Canton police to make shots-fired calls a top priority
July 28, 2017
Canton Rep News
In the wake of a slow response to a 911 call, Canton police dispatchers are changing the way they do things.
CANTON An hours-long response to a 911 caller who was nearly hit by gunfire into her home has prompted Canton police dispatchers to change the way they do things.
Callers reporting shots fired into their home previously were categorized as a lower priority if the shooter was no longer present and everyone was safe, according to Capt. Jack Angelo, who oversees Canton’s 911 dispatching center, or CanCom. Such calls were a lower priority when there was “no imminent danger or bodily harm,” he said.
Now an emergency call about shots being fired will bump up to the highest priority.
“I’m very thankful, and I thank the police department for doing that,” said Cameron Miles, an E. Tuscarawas Street resident whose wife, Desiree Miles, was nearly struck by a bullet last week.
The newlyweds called 911 four times July 19 after Miles, cooking mashed potatoes in her kitchen, was nearly hit in the head by a bullet through her kitchen window. Police did not show up for several hours, an account detailed in a July 20 Canton Repository article.
Chief Bruce Lawver pledged to investigate the slow response, calling the dispatch and patrol divisions into question and directing Internal Affairs to investigate. Angelo, who heads the communications division, and Capt. Dave Davis, who heads the police department’s Patrol Division, also conducted investigations. Lt. Les Marino, officer in charge of the patrol shift on-duty when the incident took place, also filed a report with Internal Affairs.
Lawver said Friday that changes are being made as a result of those investigations. The review “did identify maybe a crack in how we code certain calls and how this did slip through that,” he said. “We’re going to make some changes in how we code calls.”
Calls are placed on one of three priorities with “Priority 1” needing emergency attention and “Priority 3″ getting the lowest priority. Lawver said the couple’s calls were a Priority 3 because they reported what amounted to, as far as dispatchers were concerned, destruction of property because no one had been hit by a bullet.
The report submitted to Lawver said that on the first call reporting the gunfire, Cameron Miles told police that someone shot into his home and that a bullet went through the window when his wife was cooking. The report said he didn’t say it hit anyone and that he didn’t need paramedics, “just the police.”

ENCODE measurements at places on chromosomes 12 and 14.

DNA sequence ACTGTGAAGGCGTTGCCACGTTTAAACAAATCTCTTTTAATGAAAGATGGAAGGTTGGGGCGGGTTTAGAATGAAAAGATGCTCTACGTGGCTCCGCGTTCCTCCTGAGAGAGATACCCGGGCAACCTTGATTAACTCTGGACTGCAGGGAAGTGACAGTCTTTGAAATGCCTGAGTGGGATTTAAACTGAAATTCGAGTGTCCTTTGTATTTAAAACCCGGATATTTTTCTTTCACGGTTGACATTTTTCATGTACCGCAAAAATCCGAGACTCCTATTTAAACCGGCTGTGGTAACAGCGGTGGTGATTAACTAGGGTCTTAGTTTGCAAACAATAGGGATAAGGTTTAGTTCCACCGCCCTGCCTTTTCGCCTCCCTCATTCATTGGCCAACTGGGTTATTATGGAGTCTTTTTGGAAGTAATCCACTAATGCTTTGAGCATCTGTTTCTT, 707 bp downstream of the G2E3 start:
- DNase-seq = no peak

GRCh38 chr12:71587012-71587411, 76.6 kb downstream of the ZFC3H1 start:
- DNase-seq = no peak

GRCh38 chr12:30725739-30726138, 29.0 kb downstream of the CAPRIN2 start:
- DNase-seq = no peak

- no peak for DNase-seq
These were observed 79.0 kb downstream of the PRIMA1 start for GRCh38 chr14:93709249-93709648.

Still, Lawver said, “It was almost a perfect storm. For lack of better terms, (the call) kept on getting pushed down (the list). But this was a person standing by a window when a projectile when through it...
“It’s unfortunate that this couple had that experience. This might be the one time in their life when they actually need the police, and none of us want that experience for them. We took this to heart and we really looked into this matter and we’re making some good changes.”
Lawver said he spoke with the couple who “were pretty understanding. They probably identified, honestly, a problem.”
Angelo said dispatchers must prioritize each call, awarding them a code or priority number. Previously, destruction of property was a Priority 3, he said.
Now if someone calls to report “somebody just shot up my house,” it’ll be a Priority 1, regardless of whether the gunman is still at the scene.
CanCom has six lines that answer 911 calls. When more 911 calls come in, they roll over to other departments, beginning with the Stark County Sheriff’s Office and the Regional Emergency Dispatch or RED Center.
According to the Internal Affairs review, the night the Mileses’ home was struck, officers responded to 122 calls for service between 10 p.m. and 6 a.m. the next morning. Nine of those were reports of gunshots. Four calls were from people reporting a “person with a gun.”
The majority of those 122 calls came within a six-hour time frame.
Angelo said that within that time, dispatchers handled 74 calls. He said that many of them were Priority 1 calls, which can include reports of trouble, shootings, stabbings, domestic violence incidents, person with a gun calls, ShotSpotter Alert gunfire reports, accidents with injury, robberies and suicides. Other calls can be upgraded to Priority 1, such as reports of burglaries in progress.
Cameron Miles welcomed the news that shooting into a home will now get the same priority.
“I think that’s an awesome gesture, something that’s well overdue,” Cameron Miles said. “We live in a good side of town and I think (the gunfire) was an isolated event. I’ve been living there for 12 or 13 years and that’s the first incident. We just need to see police more.”